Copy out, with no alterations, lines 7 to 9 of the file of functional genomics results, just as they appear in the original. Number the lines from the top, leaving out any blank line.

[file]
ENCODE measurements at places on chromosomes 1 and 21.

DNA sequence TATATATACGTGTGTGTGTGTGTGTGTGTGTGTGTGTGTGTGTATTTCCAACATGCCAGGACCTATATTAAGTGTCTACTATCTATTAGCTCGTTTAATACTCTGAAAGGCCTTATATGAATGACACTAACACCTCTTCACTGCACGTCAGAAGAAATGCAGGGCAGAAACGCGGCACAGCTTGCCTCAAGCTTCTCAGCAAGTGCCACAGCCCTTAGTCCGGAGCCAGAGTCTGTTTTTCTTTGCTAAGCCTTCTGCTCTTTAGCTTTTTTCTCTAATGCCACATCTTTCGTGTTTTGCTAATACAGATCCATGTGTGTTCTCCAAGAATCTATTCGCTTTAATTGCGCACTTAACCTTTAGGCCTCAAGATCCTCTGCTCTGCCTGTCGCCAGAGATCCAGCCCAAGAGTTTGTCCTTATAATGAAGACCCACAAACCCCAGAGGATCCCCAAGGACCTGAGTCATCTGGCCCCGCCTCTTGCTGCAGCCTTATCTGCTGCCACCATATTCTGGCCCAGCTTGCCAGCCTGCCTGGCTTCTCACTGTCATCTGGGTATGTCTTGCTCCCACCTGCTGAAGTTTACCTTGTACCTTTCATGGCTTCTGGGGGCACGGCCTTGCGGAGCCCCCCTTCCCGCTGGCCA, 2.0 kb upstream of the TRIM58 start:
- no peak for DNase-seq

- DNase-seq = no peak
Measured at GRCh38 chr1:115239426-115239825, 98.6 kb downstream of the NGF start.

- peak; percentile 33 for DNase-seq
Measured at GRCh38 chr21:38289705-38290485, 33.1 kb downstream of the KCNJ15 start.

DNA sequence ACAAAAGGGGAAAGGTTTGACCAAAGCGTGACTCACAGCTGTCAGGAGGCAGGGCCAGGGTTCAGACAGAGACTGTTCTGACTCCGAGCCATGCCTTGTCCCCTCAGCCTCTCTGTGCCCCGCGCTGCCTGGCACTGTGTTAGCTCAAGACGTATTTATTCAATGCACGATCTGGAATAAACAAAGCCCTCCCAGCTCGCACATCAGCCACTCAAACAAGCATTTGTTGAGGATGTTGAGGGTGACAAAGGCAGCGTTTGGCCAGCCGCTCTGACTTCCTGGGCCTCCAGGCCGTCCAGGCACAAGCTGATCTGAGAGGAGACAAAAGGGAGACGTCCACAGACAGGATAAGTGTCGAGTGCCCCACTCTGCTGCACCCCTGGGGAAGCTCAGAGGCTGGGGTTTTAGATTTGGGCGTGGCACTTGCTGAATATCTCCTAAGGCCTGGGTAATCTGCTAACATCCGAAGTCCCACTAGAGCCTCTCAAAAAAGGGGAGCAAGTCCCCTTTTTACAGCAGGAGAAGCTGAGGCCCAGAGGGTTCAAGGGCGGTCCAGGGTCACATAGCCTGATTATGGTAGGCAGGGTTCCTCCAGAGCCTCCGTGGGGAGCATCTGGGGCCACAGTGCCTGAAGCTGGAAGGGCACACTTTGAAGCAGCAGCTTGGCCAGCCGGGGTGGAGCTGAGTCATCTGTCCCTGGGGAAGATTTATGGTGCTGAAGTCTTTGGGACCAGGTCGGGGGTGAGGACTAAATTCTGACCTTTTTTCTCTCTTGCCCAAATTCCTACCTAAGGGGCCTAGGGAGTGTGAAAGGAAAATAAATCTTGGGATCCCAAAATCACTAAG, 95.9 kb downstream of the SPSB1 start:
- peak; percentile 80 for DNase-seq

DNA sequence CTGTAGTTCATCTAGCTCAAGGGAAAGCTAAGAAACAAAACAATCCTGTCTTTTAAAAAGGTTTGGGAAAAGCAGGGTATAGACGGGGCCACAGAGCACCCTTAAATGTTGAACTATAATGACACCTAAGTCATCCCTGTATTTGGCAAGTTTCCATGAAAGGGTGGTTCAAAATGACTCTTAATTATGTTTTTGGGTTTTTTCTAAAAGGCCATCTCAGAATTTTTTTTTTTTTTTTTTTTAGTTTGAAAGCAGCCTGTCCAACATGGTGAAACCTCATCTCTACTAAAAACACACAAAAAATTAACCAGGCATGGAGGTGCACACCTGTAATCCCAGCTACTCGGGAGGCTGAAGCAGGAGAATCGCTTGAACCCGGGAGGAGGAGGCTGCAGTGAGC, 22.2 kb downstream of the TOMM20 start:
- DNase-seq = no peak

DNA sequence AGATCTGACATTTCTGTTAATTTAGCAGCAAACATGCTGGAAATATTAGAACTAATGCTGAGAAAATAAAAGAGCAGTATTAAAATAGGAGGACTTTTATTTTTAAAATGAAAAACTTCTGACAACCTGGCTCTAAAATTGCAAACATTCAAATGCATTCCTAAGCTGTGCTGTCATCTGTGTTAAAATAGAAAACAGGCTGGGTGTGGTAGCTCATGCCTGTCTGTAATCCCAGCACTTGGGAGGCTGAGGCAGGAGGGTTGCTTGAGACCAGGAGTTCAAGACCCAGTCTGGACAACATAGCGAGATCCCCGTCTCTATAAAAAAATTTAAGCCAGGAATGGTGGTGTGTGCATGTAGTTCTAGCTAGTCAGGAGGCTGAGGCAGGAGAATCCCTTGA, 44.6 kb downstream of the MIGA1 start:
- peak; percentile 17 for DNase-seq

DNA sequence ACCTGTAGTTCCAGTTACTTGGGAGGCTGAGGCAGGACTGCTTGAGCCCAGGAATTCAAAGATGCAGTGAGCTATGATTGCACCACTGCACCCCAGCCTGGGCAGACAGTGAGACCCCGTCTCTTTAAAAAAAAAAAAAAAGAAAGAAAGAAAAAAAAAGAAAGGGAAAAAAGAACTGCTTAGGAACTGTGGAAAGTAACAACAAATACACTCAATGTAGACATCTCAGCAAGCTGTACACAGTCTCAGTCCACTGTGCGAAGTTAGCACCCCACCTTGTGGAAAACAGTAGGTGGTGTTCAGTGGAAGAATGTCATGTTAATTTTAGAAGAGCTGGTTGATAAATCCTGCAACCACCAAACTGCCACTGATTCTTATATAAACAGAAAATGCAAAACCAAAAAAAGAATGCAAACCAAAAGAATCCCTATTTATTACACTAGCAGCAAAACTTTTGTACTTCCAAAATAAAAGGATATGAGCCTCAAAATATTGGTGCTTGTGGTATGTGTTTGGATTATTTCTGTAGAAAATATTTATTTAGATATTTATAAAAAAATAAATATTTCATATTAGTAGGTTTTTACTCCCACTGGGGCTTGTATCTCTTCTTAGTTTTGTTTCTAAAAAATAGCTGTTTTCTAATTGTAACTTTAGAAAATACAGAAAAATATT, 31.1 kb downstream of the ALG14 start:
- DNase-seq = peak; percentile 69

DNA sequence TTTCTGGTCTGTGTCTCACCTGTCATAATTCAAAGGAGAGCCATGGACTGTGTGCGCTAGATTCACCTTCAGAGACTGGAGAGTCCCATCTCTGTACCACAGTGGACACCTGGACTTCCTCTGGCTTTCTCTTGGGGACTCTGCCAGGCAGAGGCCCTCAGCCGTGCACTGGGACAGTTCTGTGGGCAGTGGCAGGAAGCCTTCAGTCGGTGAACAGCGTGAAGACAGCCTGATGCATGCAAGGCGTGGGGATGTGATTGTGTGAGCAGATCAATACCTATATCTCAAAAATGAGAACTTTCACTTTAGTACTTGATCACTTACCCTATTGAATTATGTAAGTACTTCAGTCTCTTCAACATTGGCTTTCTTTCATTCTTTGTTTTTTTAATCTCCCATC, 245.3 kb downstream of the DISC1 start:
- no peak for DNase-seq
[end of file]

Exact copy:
Measured at GRCh38 chr21:38289705-38290485, 33.1 kb downstream of the KCNJ15 start.

DNA sequence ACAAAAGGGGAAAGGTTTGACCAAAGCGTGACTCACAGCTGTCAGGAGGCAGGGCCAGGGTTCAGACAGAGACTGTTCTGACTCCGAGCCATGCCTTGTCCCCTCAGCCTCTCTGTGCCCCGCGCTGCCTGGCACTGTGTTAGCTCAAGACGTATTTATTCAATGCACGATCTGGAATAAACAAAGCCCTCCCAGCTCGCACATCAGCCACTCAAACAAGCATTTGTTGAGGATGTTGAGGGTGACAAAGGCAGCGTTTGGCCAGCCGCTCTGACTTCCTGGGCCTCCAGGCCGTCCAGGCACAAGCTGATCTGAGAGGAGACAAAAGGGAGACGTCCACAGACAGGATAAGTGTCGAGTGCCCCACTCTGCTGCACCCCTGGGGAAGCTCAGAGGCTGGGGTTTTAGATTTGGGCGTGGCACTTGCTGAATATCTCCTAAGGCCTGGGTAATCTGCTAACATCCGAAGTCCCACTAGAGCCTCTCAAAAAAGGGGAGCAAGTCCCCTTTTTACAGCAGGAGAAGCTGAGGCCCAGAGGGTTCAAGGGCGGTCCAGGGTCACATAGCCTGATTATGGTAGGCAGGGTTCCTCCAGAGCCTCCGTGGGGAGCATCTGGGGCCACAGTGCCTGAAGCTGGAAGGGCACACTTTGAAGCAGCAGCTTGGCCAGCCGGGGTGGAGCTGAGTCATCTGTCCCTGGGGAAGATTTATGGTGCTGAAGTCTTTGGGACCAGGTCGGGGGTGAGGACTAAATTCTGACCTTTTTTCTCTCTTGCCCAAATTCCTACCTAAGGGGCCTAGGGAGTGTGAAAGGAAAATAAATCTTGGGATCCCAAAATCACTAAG, 95.9 kb downstream of the SPSB1 start:
- peak; percentile 80 for DNase-seq